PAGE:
Great America’s New Age Restrictions


Great America implements a new policy change. Courtesy of Jeremy Thompson.

Hillary Lee, Lifestyles Editor

On April 22nd, Great America announced that any minor 15 and under needs to be accompanied by an adult (21 years of age) in order to enter and remain in the park until closing. On Great America’s website, it states, “all guests ages 15 years old or younger must be accompanied by a chaperone who is at least 21 years old in order to be admitted to, or remain in, the park after 4:00 p.m. local time to close.  The chaperone must present a valid government-issued photo identification with date of birth at ticket entry. One (1) chaperone may accompany no more than ten (10) guests ages 15 or younger per day. In addition, the chaperone must accompany their party during entry, remain inside the park during their visit, and be available by phone throughout their stay. Guests ages 15 years old or younger who are found inside the park unaccompanied by a chaperone will be subject to ejection. This chaperone requirement applies to all California’s Great America ticket and season passholders.”

Before this policy was issued, people walking around California’s Great America were of all ages, with many kids under 16 unsupervised. Some think that this policy was eventually passed also because Great America is already planned to permanently close sometime in 2033. Many agree that the rules were implemented for a good reason, but others believe it does not benefit Great America as a whole.

Students at Wilcox also express their opinions on their stance for this issue. Maya Reshef, a frequent customer, states how “They’re hurting their overall revenue because it’s more convenient to drop off their kids off with their friends since parents have other priorities …it also takes away fun experiences since they’re likely to go less often because they can’t go alone,”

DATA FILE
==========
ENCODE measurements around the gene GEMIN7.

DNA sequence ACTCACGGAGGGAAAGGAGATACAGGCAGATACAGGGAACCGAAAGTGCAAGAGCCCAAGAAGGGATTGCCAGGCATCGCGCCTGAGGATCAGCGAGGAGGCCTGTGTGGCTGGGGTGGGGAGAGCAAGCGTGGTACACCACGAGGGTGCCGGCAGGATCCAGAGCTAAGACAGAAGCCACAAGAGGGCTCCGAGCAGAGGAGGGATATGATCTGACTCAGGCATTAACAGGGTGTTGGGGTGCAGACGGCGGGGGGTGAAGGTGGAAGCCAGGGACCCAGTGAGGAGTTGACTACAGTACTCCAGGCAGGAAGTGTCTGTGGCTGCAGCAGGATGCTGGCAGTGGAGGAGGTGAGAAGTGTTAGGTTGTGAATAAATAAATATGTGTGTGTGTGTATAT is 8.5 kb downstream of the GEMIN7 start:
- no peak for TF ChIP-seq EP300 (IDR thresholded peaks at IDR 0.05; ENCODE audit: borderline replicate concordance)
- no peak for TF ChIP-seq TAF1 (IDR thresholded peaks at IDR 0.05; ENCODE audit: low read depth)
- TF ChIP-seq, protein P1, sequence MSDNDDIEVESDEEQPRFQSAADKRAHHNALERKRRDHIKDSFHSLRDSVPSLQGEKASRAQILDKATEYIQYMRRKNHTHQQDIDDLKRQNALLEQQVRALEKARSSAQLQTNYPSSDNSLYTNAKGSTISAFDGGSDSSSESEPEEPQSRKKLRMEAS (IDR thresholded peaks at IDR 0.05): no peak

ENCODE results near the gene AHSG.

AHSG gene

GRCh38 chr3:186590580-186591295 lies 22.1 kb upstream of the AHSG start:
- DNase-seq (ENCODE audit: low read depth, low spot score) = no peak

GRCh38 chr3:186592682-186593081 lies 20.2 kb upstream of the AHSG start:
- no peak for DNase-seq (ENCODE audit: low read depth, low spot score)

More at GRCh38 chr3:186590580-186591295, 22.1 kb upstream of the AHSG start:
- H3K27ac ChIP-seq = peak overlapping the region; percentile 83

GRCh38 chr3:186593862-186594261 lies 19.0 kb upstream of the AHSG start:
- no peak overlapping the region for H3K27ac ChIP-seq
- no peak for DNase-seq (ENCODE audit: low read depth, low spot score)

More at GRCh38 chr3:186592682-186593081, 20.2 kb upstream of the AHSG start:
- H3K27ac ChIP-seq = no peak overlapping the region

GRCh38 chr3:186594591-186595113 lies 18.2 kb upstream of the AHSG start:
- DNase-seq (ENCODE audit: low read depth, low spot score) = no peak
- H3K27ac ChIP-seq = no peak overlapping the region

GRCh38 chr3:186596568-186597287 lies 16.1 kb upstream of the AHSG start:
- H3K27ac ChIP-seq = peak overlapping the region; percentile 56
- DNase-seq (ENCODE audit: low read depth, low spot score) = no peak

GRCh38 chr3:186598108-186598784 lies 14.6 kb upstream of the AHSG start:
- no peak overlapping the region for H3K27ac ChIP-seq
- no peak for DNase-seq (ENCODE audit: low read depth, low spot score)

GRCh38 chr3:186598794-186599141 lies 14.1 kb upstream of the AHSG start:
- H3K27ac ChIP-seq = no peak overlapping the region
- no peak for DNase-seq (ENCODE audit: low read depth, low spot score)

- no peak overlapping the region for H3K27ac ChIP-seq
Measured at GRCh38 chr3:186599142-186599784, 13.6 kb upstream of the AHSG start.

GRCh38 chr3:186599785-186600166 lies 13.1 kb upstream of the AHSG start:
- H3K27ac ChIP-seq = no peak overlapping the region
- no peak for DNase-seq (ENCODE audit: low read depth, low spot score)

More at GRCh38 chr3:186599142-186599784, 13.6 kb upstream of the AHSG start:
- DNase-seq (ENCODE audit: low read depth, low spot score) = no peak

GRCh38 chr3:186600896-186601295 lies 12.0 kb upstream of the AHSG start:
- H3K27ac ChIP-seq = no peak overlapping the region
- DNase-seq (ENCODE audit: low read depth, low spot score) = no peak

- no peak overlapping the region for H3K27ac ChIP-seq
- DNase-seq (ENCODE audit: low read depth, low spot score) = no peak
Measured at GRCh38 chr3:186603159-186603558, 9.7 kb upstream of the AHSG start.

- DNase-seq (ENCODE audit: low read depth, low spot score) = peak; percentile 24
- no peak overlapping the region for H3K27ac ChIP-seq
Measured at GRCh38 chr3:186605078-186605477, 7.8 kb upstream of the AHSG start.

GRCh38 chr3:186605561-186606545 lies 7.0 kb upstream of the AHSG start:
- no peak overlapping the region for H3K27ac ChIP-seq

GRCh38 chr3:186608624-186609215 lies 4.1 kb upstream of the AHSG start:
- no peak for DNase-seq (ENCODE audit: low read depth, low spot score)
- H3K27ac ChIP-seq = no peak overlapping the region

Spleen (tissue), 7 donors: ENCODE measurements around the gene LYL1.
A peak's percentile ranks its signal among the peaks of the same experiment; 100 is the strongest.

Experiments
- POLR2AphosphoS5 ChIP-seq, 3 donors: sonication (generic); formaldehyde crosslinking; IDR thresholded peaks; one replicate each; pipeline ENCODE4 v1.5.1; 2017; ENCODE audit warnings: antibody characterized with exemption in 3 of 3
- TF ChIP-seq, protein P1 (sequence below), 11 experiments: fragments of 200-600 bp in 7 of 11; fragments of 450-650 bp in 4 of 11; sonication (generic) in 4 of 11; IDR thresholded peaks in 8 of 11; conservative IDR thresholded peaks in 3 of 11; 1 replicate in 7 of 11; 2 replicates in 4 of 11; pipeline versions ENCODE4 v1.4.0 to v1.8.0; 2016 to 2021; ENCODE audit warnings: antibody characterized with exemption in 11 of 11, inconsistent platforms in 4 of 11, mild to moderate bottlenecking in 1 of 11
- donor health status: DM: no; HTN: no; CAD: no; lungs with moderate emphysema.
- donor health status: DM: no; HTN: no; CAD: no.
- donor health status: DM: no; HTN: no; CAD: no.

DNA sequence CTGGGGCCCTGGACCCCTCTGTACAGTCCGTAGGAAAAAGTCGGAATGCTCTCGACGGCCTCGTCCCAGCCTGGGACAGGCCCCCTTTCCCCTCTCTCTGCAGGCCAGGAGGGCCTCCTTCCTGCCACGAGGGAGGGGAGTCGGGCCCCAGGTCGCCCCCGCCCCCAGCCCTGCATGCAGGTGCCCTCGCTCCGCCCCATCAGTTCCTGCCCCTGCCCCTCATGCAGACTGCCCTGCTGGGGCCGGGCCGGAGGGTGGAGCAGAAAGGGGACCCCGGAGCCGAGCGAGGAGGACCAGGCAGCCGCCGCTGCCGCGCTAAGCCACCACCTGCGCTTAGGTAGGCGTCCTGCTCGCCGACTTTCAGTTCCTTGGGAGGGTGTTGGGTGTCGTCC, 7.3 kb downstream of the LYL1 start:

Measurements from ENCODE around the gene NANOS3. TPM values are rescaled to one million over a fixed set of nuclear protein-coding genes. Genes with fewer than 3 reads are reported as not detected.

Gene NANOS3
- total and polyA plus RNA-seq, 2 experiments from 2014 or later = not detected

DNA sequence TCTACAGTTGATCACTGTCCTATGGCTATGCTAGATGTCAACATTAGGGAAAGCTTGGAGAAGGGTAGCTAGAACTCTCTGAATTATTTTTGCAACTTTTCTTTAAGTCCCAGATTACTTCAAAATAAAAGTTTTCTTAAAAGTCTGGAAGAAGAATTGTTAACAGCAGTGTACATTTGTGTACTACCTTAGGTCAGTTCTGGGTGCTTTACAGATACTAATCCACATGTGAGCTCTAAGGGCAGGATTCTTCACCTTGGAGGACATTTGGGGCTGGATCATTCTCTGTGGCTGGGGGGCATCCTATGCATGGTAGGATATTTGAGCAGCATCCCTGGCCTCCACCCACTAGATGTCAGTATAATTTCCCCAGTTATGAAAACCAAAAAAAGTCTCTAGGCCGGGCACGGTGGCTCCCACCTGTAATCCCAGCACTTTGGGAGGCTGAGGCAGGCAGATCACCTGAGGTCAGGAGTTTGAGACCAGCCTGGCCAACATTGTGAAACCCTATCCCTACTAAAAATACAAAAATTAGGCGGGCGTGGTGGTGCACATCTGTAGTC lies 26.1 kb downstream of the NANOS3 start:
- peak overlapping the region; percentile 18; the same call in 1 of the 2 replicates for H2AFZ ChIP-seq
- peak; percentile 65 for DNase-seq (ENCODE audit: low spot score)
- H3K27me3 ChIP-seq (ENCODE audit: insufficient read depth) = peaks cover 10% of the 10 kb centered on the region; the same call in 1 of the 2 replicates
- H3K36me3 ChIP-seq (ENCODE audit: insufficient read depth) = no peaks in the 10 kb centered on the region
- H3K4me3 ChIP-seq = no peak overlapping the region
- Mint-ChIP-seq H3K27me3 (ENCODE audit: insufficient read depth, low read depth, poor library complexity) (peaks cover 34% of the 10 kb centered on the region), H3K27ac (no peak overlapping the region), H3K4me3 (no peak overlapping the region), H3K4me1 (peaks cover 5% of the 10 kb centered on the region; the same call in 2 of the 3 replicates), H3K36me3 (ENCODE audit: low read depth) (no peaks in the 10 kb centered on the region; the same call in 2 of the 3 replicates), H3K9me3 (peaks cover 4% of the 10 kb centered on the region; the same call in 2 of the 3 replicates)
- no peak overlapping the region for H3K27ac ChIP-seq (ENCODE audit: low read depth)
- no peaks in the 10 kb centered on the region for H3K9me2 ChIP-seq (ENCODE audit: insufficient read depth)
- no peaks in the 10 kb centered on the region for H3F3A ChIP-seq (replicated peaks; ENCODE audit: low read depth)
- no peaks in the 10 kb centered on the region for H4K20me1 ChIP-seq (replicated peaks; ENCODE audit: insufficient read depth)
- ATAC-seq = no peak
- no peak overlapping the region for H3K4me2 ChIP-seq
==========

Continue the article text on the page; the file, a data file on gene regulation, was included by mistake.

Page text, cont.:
“I’m against that policy because it alienates a key demographic of 12-16 year olds going to the park…from a logistical standpoint, Great America would be losing financial profits,” states Joshua Ching. “A lot of parents use Great America as a daycare center for their kids,” He continues.

“I do not like the new policy since I think 14-15 year olds are very capable of going to Great America without an adult…however I understand how the policy was put in place since there were a lot of teenagers causing trouble at Great America,” voices Ava Lily Tran, one who goes to Great America around 5 times a year.

“It’s bad because it could discourage kids from going to Great America…I think kids will look for loopholes around it,” says Alex Zabala who goes during the Summer and often attends festive events like Halloween Haunt.

“I don’t think it should be a necessary rule, maybe just a recommendation,” says Joshua Chang.

On the contrary, some others think that these precautions were implemented for the greater good: “I think it’s great…I’ve seen underage kids doing illegal things at Great America,” expresses Gurleen Deol.

Some child welfare organizations, such as the National Center for Missing and Exploited Children, supported the new policy as a preventive measure on child trafficking and exploitation. John Ryan, a spokesperson for the organization, says “We applaud Great America for taking this step to protect children and prevent child trafficking and exploitation. Unaccompanied minors are especially vulnerable to these crimes, and we believe that this policy will help to deter predators and keep children safe.”

Some parents have suggested alternative solutions, such as requiring minors to carry identification or implementing a buddy system for groups of children to abide by safety concerns. Emily Jones, a mother of three, says, “As a parent, I understand the need for safety, but this policy just feels like another way to make things more difficult for families. It’s not always easy or affordable to find a babysitter or have an adult who can come to the park with you, especially if you’re a single parent or on a tight budget.” Others also aimed to collaborate with Great America to consult with child welfare organizations  and develop a more inclusive policy. 

In the end, Great America implements these rules to balance safety with inclusivity and accessibility. The park aims to make changes such as this one to reach a more welcoming, inclusive, and overall safe environment for families and friends to have fun.